There are moments in our lives as recipient parents we must prepare for. For ourselves. For them.  This statement is one of them. 


[Note - my daughter actually said this to me somewhere around two years ago. I am not sure if exactly when. There is a post on it in this blog when it happened.]




#parenting #donorconceived #donorconception #donorinsemination #malefactorinfertility #adoption #youarenotmyrealdad 


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Wednesday, July 22, 2020

My Take on Telling

When we were kids the word “telling” usually involved tattling and getting someone in trouble. Maybe that is when we all started associating telling with a secret or ratting someone out and disclosing something that should be left unsaid.
Telling in the donor conception world is no less fraught with fear, apprehension, relief and honesty depending on who is doing the telling, who is hearing the telling and of course what is being told.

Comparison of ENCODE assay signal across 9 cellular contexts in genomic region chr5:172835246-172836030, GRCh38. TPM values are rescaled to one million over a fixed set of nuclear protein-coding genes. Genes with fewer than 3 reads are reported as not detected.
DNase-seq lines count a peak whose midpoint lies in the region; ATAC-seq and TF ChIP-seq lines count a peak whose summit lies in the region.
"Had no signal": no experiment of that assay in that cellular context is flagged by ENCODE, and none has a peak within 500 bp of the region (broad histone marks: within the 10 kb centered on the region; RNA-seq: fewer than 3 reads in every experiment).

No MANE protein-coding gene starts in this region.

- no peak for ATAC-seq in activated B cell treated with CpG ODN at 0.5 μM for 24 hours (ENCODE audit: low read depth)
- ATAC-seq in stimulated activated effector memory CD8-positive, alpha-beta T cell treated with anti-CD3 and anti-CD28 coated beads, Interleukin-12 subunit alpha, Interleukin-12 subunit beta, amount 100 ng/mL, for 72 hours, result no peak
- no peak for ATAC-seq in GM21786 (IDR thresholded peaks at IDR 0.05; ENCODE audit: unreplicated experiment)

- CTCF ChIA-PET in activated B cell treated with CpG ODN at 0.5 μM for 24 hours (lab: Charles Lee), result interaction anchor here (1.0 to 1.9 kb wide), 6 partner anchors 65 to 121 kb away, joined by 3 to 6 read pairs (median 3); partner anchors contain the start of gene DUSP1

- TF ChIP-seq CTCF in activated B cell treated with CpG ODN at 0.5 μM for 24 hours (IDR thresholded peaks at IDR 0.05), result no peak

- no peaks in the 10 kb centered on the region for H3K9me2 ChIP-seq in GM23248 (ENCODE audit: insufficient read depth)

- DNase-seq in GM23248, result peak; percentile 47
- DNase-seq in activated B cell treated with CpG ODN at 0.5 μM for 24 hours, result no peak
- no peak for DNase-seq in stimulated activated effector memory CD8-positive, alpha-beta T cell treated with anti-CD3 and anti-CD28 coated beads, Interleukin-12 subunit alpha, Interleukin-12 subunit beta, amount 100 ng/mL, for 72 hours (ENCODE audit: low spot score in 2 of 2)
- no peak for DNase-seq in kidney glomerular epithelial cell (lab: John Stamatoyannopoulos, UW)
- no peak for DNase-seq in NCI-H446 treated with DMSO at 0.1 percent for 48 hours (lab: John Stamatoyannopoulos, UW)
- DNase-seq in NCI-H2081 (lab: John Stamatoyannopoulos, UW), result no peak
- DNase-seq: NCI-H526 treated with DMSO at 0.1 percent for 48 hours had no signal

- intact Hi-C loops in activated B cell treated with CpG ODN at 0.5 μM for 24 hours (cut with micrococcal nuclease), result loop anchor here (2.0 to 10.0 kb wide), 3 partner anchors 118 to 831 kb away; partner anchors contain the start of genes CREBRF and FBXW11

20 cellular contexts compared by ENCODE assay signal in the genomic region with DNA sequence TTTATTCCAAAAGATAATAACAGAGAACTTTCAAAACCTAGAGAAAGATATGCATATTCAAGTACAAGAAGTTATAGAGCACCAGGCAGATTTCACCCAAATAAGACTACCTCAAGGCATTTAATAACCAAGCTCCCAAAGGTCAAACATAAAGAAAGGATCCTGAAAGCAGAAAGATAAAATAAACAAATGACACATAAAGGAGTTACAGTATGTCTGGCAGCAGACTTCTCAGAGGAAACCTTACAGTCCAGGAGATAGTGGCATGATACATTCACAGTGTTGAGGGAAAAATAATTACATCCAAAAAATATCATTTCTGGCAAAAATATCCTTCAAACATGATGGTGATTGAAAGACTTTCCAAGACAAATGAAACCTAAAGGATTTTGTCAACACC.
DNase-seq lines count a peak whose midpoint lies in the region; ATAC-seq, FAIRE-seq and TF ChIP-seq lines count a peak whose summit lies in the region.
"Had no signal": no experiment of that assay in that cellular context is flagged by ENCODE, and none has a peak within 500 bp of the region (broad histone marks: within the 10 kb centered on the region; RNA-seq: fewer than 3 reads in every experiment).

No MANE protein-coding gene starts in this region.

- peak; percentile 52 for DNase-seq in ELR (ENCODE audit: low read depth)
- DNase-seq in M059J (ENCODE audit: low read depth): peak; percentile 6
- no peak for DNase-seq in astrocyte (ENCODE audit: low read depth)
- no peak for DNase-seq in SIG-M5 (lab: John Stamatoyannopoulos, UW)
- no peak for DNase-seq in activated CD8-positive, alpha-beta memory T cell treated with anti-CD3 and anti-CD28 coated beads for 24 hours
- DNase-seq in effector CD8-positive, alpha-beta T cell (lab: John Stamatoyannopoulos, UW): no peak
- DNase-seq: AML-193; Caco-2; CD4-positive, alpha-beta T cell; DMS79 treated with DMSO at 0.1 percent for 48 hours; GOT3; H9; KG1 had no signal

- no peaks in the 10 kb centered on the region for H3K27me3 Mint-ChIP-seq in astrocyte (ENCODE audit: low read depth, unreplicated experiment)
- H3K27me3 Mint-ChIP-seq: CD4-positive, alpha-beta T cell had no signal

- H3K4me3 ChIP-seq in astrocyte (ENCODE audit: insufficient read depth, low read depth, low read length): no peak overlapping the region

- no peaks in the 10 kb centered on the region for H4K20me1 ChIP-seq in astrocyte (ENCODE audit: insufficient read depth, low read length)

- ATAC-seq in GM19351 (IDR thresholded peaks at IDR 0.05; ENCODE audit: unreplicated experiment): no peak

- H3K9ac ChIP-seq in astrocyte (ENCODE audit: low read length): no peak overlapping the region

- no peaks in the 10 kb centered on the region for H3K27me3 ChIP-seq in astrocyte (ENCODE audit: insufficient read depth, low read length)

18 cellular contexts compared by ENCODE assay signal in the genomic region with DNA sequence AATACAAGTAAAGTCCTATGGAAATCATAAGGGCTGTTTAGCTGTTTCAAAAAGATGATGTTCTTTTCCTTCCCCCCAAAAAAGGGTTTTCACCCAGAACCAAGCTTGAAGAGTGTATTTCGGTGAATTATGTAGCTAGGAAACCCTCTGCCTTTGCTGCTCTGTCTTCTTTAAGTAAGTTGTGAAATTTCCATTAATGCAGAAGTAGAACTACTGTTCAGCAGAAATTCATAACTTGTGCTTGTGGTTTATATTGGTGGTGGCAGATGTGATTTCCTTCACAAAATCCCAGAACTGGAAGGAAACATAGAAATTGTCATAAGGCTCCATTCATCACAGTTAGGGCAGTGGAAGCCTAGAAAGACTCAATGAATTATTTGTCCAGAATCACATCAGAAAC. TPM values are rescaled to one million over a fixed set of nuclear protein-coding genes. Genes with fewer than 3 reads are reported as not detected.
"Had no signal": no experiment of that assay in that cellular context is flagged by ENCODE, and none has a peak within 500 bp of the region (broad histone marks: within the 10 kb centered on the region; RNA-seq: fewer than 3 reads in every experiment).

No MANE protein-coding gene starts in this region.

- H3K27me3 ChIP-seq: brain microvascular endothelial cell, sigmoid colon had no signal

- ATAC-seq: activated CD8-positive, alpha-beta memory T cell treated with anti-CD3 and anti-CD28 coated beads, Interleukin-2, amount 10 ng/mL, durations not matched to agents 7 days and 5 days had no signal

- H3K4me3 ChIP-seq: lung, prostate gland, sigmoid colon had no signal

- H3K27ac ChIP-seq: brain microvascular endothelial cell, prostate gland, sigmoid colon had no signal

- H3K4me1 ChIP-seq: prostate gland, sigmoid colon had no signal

My own views of telling after all these years is that it represents openness and truth and information that does not belong to me. The question that comes next for me today is that as a dad to two donor conceived children, now teenagers, who am I allowed as their guardian to tell and if so when.
But let’s take a step back. To when this journey began for my family and how my views on telling came to be.
Like many young couples experiencing infertility, especially male factor issues, there is a historical societal push to brush it under the rug for fears of emasculating the husband of his stature etc with the knowledge that no one needs to know and it’s for the benefit of the child and the family that no one know that perhaps donor sperm was used to conceive and create the family.
First off I have never liked sweeping things under rugs or hiding things. Second, I hate the concept of stigmas. When I was a kid I knew a couple of kids that were adopted and they were normal kids but somehow the issue of their adoption was a thing. Back then I did not understand why but I also knew that something was a thing.